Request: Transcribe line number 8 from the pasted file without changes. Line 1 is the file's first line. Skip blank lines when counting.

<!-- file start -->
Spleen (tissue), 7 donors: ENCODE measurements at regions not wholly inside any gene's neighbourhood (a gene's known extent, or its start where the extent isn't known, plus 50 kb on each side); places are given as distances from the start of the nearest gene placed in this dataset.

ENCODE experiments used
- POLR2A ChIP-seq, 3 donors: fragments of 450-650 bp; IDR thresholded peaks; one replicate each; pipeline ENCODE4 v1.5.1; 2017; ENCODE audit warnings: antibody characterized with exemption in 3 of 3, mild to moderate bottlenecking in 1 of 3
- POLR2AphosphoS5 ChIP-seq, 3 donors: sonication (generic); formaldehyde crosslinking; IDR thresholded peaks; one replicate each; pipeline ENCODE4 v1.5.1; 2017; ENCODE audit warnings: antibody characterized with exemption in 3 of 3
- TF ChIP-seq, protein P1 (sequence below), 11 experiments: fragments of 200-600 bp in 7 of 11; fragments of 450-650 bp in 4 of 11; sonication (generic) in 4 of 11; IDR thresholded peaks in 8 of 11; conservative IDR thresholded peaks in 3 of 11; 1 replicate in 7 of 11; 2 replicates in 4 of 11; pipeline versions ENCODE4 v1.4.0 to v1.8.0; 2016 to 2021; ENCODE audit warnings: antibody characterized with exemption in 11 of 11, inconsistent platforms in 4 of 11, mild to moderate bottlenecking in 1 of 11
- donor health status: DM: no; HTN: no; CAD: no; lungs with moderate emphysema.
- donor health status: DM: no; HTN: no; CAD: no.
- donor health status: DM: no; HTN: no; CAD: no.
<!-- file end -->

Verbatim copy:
- donor health status: DM: no; HTN: no; CAD: no.